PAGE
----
BUYING A GUITAR
I was recently contacted by a previous student of mine requesting help with a guitar purchase. The student was making an inquiry on behalf of their cousin, a young adult who was not particularly musically inclined but wanted to try something new. I was happy to help, but the feedback I received from the buyer wasn’t particularly helpful: he mentioned music of various styles that he wanted to learn, but when I asked what type of guitar he needed he wasn’t aware of the different builds.
Given all the students of various disciplines that visit this website, I thought it would be beneficial for me to share this information. Hopefully my years of playing guitar (I have a B.M. in Jazz Studies on Guitar from Loyola, New Orleans) and time spent in music retail will come in handy to anyone interested in buying a guitar, whether you’re new or have been playing for awhile already.
Before you buy:
Figure out what type of guitar you need.
Using the previously mentioned buyer as an example, I would probably recommend more than one type of guitar to him. This depends on a variety of factors, but generally not money (you can find good quality guitars for the same price in each category). My initial recommendation would be to focus on one particular kind of music you would like to play and see what type of guitar those musicians are playing, but let me break it down for you…
There are three basic types of guitars:
Solid body instruments that are typically connected to an amplifier via a 1/4″ trs (guitar) cable. Amplifying this instrument opens it up to exploring different sounds; one could not only adjust things such as tone or volume, you also have the possibility of adding effects. Because of this flexibility, the electric guitar is found in a wide variety of playing styles: Jazz & Blues (warm tone, occasionally slightly distorted sound), Rock & Metal (distortion and other effects such as reverberation), Country & Bluegrass (again distortion or a clean, bright tone).
Steel-String Acoustic –
Typically un-amplified (although there are models that allow you to plug in his kind of guitar), this guitar achieves its resonance from its large, hollow body and bright sounding steel strings. It is not as flexible as the electric guitar, but is still found in a variety of music: Country, Folk, Rock, and Pop to name a few styles. One thing to note is that its strings typically have more tension and its neck is more narrow than the other two types of guitars. This presents problems to people with big hands or weak fingers, but comfort comes with time and regular practice.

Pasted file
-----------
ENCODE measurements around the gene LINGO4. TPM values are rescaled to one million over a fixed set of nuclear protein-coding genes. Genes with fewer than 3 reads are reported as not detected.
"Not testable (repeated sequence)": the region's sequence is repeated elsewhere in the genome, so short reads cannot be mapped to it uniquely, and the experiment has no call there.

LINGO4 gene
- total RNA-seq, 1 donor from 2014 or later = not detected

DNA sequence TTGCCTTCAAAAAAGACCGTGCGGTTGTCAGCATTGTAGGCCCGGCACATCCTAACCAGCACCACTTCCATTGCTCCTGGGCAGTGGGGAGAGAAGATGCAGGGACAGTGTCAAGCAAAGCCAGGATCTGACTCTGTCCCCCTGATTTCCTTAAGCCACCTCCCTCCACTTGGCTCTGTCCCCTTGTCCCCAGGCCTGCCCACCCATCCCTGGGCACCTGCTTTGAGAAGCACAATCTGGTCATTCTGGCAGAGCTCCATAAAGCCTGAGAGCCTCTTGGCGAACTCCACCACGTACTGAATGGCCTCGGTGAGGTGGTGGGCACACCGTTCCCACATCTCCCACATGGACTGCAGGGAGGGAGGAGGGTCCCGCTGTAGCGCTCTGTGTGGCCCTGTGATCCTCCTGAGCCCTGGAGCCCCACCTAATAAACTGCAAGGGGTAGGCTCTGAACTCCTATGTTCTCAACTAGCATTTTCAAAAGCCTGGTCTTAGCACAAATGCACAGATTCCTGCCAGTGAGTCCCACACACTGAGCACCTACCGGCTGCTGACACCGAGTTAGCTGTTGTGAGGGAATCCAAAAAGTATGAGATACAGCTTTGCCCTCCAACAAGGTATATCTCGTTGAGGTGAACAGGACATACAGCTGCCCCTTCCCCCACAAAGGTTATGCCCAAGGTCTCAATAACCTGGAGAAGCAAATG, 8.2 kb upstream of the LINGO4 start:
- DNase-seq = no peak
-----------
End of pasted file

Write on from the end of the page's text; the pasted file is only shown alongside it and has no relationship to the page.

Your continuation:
Nylon-String (“Classical”) –
Properly named “Classical” for its association with music of that genre, this kind of guitar has a smaller body than an acoustic and more of a mellow/warm tone due to the fact that all the strings are made of nylon (the lower strings are typically nylon wrapped in metal). Outside of classical concert music, this type of instrument is also found in Folk and Flamenco styles. In the classical style it is typically played with your fretboard-side foot on a foot stand or using an Ergoplay Leg Rest. Both of these methods assure that the guitar is upright at a 45 degree angle, since posture is of upmost importance in the classical discipline.
2. Play the guitar in person.
One of the biggest mistakes you can make when buying an instrument is not trying it out before making your purchase. If you can, bring a friend with experience to give you a second opinion and always remember that you can weigh your options outside of a retail store instead of making impulse decisions.
Some things to look for:
- Volume – Does the guitar have a wide range of volume (soft to loud)?
- Craftsmanship – What sort of wood is it made of? The top wood (piece of wood on the surface there the bridge is) on the non-electric guitars are important because they are the most resonant part of the body and thus define the tone of the instrument. Any of the major wood types are a good choice (Maple, Ash, Mahogany, Rosewood, Basswood, etc.) Also, if the top wood curves into the sound hole of the guitar (as opposed to just being plainly cut) it in sound quality.
- Intonation – Are you able to play all the notes on the fretboard clearly? This is a VERY important thing to check. Sometimes certain frets will “buzz” when played, meaning the neck is out of alignment or misshapen. This is something that should be left up to a professional instrument repair person to fix.
- Electronics (electric guitars) – Are the knobs and pickup selectors working properly? Sometimes knobs will make a crackling noise and this is because there is dust in its electrical mechanism (potentiometer). Other times you might have loose wiring. If so, make sure it is something that can be fixed (preferably before you purchase).
3. Price Range
How much are you willing to spend on a guitar? From my experience, I’ve found that if you’re looking for a decent guitar expect to pay within these ranges: Beginner – $120 to $300, Intermediate – $400 to $800, Advanced/Professional – $900 and up (typically above a grand).
If anyone has any questions please feel free to leave a reply at the bottom and i’ll be sure to get back to you as soon as I can.
Good luck to those searching for their first guitar!
Sebastian I. Valenzuela
Professor of Music Composition and Theory, String Ensemble Director
Music Academy of Virginia